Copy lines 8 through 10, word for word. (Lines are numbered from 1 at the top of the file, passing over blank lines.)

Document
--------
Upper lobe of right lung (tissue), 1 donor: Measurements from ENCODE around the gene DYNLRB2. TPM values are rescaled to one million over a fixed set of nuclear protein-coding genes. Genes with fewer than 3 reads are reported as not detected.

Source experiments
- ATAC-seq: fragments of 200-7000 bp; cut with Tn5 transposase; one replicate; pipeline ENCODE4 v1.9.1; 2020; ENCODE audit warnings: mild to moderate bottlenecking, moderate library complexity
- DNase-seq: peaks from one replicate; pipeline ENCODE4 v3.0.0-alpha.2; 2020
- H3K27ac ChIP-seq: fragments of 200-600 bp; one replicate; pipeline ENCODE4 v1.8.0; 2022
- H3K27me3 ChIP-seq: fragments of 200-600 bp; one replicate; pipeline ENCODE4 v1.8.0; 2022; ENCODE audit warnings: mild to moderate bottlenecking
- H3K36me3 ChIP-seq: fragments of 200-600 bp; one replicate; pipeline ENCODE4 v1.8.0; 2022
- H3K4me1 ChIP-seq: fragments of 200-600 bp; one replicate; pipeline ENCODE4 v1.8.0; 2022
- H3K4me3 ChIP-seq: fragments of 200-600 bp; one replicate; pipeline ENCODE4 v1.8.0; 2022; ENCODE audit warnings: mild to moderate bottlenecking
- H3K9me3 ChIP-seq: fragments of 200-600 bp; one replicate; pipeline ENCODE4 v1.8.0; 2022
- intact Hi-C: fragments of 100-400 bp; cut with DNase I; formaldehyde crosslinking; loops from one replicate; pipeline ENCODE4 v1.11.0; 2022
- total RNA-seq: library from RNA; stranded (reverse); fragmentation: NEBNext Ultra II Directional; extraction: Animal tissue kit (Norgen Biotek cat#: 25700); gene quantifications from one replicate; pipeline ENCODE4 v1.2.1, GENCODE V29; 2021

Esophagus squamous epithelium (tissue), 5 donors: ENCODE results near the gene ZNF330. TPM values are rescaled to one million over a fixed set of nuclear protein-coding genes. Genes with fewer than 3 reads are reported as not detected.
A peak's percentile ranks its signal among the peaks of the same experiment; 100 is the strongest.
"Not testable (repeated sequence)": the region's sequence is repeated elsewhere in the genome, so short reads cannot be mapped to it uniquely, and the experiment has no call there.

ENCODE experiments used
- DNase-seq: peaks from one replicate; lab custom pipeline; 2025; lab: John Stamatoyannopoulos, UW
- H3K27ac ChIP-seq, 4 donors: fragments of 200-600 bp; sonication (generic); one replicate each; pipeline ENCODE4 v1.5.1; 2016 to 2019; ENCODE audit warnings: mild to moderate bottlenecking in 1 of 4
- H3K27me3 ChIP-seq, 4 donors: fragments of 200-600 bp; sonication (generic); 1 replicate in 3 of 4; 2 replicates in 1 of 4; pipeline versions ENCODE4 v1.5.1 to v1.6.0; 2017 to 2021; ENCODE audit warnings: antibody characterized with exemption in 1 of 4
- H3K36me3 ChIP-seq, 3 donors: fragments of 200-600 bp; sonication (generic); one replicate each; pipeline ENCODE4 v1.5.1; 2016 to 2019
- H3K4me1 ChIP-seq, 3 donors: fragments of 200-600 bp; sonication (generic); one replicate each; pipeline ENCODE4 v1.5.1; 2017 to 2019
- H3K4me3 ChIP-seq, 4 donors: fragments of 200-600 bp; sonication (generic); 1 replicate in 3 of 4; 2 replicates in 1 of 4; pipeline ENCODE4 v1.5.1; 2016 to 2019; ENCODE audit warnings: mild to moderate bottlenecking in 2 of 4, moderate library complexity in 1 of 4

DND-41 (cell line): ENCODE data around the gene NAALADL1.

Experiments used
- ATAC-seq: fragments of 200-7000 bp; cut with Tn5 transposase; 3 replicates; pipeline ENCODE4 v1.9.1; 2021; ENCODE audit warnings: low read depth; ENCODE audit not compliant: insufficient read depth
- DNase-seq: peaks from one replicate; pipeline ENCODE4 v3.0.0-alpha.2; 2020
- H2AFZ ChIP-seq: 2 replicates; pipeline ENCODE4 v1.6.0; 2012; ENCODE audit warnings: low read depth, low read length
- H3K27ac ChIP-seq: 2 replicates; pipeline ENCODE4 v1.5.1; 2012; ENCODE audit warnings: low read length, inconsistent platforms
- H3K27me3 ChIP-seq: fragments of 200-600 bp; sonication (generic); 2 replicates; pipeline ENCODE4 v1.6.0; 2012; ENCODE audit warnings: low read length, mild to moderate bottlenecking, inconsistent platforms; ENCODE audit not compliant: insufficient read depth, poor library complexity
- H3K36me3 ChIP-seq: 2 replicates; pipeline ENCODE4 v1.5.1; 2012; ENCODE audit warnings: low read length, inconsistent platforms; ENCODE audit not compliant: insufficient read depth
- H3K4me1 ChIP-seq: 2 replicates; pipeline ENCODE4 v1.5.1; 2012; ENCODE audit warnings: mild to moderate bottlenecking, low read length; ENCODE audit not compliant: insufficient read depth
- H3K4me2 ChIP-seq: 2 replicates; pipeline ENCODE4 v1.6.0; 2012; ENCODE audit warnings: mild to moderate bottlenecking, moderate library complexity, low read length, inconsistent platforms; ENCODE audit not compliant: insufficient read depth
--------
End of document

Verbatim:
- H3K4me1 ChIP-seq: fragments of 200-600 bp; one replicate; pipeline ENCODE4 v1.8.0; 2022
- H3K4me3 ChIP-seq: fragments of 200-600 bp; one replicate; pipeline ENCODE4 v1.8.0; 2022; ENCODE audit warnings: mild to moderate bottlenecking
- H3K9me3 ChIP-seq: fragments of 200-600 bp; one replicate; pipeline ENCODE4 v1.8.0; 2022